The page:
Talansky told Cyclingnews on Saturday that he entered the 2009 event on a composite team and endured a long week of suffering. He expects suffering of a different kind this year, as he helps Cannondale-Drapac teammate Joe Dombrowski defend his 2015 title and to keep alive the team's streak of three consecutive overall wins dating back to 2012.
"There was a lot of suffering that year and it didn't really go great for me," Talansky said following Saturday's team presentation in Cedar City. "There's probably going to be a lot of suffering this year, but I'm hoping it yields a better result."
"Joe smashed everybody in this race last year, and after all the help he gave me at Swiss and at the Vuelta with me, I'm looking forward to the chance to repay that a bit," Talansky explained.
"He's in great shape and it's an important race for him, myself and the whole team. And when you have the defending champ it's obvious you are going to support him."
Forgoing the Tour, targeting the Vuelta
After a difficult spring that saw Talansky crash out of Paris-Nice and deal with a personal issue at home, the 27-year-old California transplant decided to forgo this year's Tour de France in favour of taking on the Vuelta a Espana, where his best finish is seventh in 2012.
This week's race in Utah will provide a final chance to fine tune and understand his form before the Spanish Grand Tour starts on August 20.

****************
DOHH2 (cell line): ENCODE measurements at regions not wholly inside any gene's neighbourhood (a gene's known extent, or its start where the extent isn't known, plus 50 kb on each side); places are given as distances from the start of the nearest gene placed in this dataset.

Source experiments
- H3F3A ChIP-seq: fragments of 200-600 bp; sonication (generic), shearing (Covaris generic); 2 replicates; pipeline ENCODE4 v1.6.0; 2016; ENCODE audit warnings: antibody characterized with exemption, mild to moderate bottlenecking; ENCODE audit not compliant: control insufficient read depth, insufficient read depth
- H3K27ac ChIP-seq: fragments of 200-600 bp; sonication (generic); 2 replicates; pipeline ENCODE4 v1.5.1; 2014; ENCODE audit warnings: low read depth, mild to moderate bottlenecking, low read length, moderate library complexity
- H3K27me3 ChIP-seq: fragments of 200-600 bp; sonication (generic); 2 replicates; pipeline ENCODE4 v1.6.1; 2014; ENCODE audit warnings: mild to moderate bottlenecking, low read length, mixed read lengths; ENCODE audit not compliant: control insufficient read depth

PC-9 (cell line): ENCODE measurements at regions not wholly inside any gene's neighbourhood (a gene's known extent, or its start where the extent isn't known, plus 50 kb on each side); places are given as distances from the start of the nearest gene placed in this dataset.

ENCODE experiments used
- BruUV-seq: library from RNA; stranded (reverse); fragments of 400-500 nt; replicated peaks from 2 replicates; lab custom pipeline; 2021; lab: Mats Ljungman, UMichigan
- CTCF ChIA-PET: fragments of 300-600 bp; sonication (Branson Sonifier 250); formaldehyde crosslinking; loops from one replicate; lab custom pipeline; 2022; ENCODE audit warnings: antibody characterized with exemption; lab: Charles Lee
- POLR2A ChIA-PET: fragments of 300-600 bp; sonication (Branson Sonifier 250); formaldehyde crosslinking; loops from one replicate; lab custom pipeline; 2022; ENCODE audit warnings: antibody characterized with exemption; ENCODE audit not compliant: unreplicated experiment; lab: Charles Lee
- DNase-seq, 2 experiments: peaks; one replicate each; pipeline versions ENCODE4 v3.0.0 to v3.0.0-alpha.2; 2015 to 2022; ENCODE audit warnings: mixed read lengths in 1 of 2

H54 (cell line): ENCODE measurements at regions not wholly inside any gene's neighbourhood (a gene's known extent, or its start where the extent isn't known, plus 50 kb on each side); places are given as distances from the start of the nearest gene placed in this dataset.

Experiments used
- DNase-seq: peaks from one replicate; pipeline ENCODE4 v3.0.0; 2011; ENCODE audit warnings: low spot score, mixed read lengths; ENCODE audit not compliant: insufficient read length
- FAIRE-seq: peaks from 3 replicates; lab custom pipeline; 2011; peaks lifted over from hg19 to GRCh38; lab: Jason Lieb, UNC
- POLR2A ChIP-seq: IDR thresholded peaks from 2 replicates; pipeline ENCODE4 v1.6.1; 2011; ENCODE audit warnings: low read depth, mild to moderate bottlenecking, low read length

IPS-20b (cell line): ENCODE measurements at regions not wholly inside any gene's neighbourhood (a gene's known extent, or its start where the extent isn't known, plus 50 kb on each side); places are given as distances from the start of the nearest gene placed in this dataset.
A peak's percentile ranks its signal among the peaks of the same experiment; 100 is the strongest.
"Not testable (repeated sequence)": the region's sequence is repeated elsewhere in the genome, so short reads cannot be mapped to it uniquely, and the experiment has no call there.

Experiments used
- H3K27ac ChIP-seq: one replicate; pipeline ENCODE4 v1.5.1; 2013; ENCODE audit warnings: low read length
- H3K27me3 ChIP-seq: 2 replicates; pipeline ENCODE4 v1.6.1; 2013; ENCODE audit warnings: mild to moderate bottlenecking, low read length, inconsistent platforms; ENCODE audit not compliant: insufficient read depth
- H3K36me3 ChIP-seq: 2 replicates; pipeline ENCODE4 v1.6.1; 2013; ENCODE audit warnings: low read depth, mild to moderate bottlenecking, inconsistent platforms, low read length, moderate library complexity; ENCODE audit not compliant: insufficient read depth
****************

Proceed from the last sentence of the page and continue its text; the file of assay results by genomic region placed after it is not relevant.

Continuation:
"It fits in nicely and it's fun to race in the US," Talansky said. "I really enjoyed California this year, so I'm looking forward to racing here again."
Talansky's outing this year in California went much better than his 2015 race when breathing problems forced him to abandon on stage 1. This year he finished fourth overall after taking second to Rohan Dennis (BMC Racing) in the individual time trial.
Although the Tour of Utah lacks a time trial again this year, Talansky knows from experience that the race is tough enough to separate the wheat from the chaff.
"It's always disappointing for me because I enjoy time trials," he said. "I think for a stage race a time trial balances things out a little bit. But it's a great race. There are two super hard climbing stages back to back on Saturday and Sunday. We go over Mt. Nebo this year, too, so there's plenty in there to separate the race."
Like most of the riders, Talansky believes the overall in Utah will likely be decided during the final two days.
"You never know, though, with the altitude and with Mt. Nebo in there," he said. "There are definitely opportunities and there's maybe a little bit more to the race. But Saturday and Sunday will absolutely be decisive."
Asked if he plans on being there in the final two days to help his younger teammate bring home another title, Talansky left no room for doubt.
"100 percent," he said succinctly.
Growing up in Missoula, Montana, Pat competed in his first bike race in 1985 at Flathead Lake before studying English and journalism at the University of Oregon. He has covered North American cycling extensively since 2009, as well as racing and teams in Europe and South America. Pat currently lives in the US outside of Portland, Oregon.
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